- Cycle Rims, Annas, and an Idyllic Childhood
Just imagine this. You are a little boy in second grade with a penchant for the imaginary, who's alone and just depressed because of a variety of reasons. Too young to know what depression means, you have no outlet for the dreams you seem to always dream up, the stories that flit through your brain. You desperately need companionship and a place to escape to. You could always take a visit to the idyllic town of Malgudi, where you shall be welcomed by a little boy called Swaminathan, in his shirt and dhoti, who's about the same age as you. He can be quite friendly. He was, to me in second grade. Sadly, Malgudi can't really be found in any map. Hidden within the pages of R.K.Naraynan's timeless classic, "Swami And Friends", it is filled with the mundane in an extraordinary manner. You can't help but get drawn into the struggles and passions of a boy from First form, A section (The first class that one attends school, something out of an old form of British English) You get to visit a town where astrologers fib to escape attempted murder, where the sprawling walls of Albert Mission School welcome you into the First Form A section, with Ebenezar's fanatic scripture class, 'fire eyed' Vedanayagam's math class, and get to feel Samuel's kindness when you seek his wrath. You get to be friends with the son of the Police Superintendent, and the strongest boy in the world. Moreover, you get to join the most exclusive cricket club in the world- The MCC, Malgudi Cricket Club, and play with the best bats in the whole wide world, Junior Williard Bats. The book is brought alive with the cartoons of RK Laxman, and draw you back into a time when things were simple and the worst thing that could happen to you was math homework on addition. It was Monday morning. Swaminathan was reluctant to open his eyes. He considered Monday specially unpleasant in the calendar. After the delicious freedom of Saturday and Sunday, it was difficult to get into the Monday mood of work and discipline. He shuddered at the very thought of school: that dismal yellow building; the fire-eyed Vedanayagam, his class-teacher; and the Head Master with his thin long cane.... These lines, beginning with such innocent intentions, and hard realism (from the view of a second grade kid) had me hooked as the second grade boy in me was curious enough to find what Swami would do. His ardent admiration of his 'posh' friend Rajam, complete belief that his friend, Mani with his club was the strongest person in the world, was mirrored by my own beliefs and convictions, that an adult, or even an older kid could hardly ever hope to understand. The most surprising thing about this book is that it was actually written by R.K.Narayan when was an adult. To be able to peer into the workings of a little mind when not so little yourself, and reproduce it in such a manner shows the depth of the skill with which Narayan plies his craft. This is not a review, per se. You could call it a nostalgic recalling of simple times, caused by the fact that many people I know, unless they are bookworms, have not even heard of this book. There is Harry Potter, and there is Percy Jackson, no denying that. But the letter to Hogwarts comes when you are 11. Why not take time to experience Swami's world meanwhile? P.s. If you are not a bookworm, just ask your parents. They might remember a television series by the name of 'Malgudi Days' that aired on Doordarshan in 1986. I've seen a few episodes myself, and you can't have a television series that has captured the essence of a book more.
- The Washout- The bloated story of a little failure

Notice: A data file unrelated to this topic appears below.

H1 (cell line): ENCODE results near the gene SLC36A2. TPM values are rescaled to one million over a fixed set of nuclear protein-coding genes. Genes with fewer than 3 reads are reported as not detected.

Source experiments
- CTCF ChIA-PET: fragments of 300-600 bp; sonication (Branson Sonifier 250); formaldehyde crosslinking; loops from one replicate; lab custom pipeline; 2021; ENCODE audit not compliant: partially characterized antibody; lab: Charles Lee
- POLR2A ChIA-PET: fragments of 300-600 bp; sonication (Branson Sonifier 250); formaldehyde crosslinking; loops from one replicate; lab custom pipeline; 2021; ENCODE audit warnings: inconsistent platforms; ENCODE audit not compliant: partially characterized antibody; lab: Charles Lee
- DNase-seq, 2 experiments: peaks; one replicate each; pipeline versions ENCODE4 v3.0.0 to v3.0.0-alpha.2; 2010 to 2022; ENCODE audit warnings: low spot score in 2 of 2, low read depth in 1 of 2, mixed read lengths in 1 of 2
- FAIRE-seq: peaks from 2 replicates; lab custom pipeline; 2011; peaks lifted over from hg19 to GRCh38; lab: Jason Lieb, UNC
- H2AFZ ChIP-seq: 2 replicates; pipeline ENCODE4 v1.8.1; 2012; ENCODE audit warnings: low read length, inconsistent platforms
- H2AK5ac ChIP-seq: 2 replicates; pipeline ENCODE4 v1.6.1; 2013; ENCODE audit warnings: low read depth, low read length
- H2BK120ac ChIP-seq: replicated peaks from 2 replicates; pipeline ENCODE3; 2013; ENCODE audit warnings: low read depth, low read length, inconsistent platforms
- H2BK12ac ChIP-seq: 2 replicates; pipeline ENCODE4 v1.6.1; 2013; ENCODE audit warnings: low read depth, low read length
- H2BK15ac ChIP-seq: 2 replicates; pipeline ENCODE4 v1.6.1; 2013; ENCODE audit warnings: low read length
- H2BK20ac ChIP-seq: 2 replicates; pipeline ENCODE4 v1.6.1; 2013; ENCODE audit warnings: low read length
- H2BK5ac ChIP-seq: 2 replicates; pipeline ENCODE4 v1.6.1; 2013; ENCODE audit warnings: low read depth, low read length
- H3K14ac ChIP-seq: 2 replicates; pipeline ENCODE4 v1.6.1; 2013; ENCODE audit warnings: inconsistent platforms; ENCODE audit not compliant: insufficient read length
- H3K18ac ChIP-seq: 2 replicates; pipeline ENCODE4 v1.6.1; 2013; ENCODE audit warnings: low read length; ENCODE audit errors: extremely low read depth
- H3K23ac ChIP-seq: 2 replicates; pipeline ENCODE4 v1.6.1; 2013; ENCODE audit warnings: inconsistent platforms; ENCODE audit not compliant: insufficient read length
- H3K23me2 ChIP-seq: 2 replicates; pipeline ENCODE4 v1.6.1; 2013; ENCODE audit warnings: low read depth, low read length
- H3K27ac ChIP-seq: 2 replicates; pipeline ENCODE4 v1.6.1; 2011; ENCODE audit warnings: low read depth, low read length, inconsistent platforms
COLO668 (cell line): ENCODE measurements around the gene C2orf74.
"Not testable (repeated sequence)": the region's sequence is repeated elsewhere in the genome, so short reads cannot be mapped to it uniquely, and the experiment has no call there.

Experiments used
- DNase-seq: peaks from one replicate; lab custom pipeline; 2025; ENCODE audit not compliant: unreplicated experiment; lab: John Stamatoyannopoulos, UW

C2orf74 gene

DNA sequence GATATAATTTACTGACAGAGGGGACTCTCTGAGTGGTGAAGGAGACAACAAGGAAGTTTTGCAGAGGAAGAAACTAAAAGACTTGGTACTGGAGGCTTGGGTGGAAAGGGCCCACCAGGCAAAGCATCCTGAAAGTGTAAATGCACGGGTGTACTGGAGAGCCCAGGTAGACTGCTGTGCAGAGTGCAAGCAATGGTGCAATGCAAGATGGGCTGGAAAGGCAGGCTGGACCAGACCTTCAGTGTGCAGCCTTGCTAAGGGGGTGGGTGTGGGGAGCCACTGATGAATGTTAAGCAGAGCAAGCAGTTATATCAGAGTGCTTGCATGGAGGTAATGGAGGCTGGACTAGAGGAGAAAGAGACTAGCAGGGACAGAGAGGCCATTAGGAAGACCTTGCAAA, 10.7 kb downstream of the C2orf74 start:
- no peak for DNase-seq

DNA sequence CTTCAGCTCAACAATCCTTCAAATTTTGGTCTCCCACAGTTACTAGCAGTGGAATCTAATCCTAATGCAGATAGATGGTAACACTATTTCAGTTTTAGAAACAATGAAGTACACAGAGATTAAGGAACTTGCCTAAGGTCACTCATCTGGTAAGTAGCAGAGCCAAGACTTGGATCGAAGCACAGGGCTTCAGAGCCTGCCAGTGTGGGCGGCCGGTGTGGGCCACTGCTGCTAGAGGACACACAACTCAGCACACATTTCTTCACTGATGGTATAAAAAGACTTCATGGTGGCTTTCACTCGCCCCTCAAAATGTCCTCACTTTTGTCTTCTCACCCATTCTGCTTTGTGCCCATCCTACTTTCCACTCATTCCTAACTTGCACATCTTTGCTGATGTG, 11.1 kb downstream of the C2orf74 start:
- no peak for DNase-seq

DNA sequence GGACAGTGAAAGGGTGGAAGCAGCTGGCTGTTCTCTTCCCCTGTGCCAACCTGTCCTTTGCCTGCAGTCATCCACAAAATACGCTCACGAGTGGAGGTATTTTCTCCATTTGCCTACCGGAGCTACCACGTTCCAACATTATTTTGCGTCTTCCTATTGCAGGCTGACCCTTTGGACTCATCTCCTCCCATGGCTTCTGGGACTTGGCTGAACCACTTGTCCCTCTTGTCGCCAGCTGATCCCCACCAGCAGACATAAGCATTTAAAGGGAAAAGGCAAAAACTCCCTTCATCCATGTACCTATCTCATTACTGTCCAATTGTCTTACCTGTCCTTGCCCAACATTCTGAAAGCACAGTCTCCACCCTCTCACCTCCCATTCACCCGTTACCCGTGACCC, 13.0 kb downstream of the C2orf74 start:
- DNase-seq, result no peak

With the majority of heroes in Tamil cinema and pop culture in general playing around with guns with the ease and enthusiasm of a baby eating candy, its no wonder every kid (including me) fantasizes about shooting one day. In fact, I idolized firing so much that it was one of my major, driving reasons for joining the National Cadet Corps. And my, wasn't I enthused when I finally got to hold a gun in my hand when attending camp. Holding a gun in your hand is sort of magical. It makes you feel powerful. It's certainly heavier than the movies make it look, though not by that much. It's quite manageable, really. The reassuring weight of a firearm comes with a teensy bit of nervousness that if you accidentally, or intentionally shoot someone, they're dead. But I was not too worried by that. (Nope, I'm not a psychopath, just someone who's confident). Handling the gun came naturally to me, and I was one of the few people who's hands did not shake. The first time I was taken firing, rain washed out the entire thing. (and no, that is not the reason for the title). It rained exactly for the 5 minutes it took to cancel firing, and then, it was clear skies and white clouds:( The day finally came. Turns out the toy targets I shot with toy guns in my explosive childhood weren't far enough. The real targets to be shot, were 30 metres away, which is REALLY far. Everyone's hands were shaking(except mine, ofc;)), and a lot of people were being whacked in the backside by the instructor (their fault, really). I confidently loaded the bullet, shot. Loaded, aimed, shot. Loaded, aimed, shot. A total of 5 rounds. Absolute heaven. I was feeling quite sorry for some of my batchmates, whose hands had been shaking so bad that they couldn't have possibly hit the target. I went to collect the target sheet, to submit for scoring, and well, I was dumbfounded. My target sheet was as clean and clear as day. None of the bullets had landed anywhere ON the sheet, let alone the scoring areas. While my friends, whose hands had been shaking, had all landed bullets. The term used to refer to me, was a washout(hence the title), in other words, a guy who didn't land a single bullet on the sheet. It was brutal for me. A failure, of sorts. I was the only guy in my batch (apart from a friend) who washed out. All of the others, including those whose hands were shaking like crazy, had made it. It kept running again, and again in my mind, so much so that I, a person who usually doesn't dwell on anything, was brooding over it all day. For some reason, this little failure brought up all the times I had ever gone wrong, ever failed abysmally, in my 18 years. As I dwelled and brooded and stressed about my failure, I tried to make sense of it all, to somehow tinker around with my brain to see what the hell was wrong with it. For I wanted to forget it all, forget every little thing associated with that day. So I began reading up on what failure does to your brain (a lot). What I found is something for another article (cuz I like to milk every event in my life for the maximum number of articles), but what I realised was that what happened to me was actually great. I screwed up firing in a camp where firing has no bearing on your performance. The personal setbacks that I've faced, however bad, came at a point in my life where I literally have a lifetime to heal from it. Your dreams and goals don't have an expiration date. All you need to do is take a deep breath, and try again. I haven't mastered it yet. Hell, it still hurts that I failed. But theres a bit of a light in the darkness. Happiness can be found in the darkest of times, if one only remembers to turn on the light. I found mine, yet the darkness wasn't dispelled. It doesn't need to be. We just have to hold on. I found my happiness in the dark, and whomsoever is reading this, I do sincerely hope you find yours. P.s. How much ever brooding I did, thanks to my friends and batchmates, I was laughing by the end of the day;) "Success is not final, and failure is not fatal; it is the courage to continue that counts."- Winston Churchill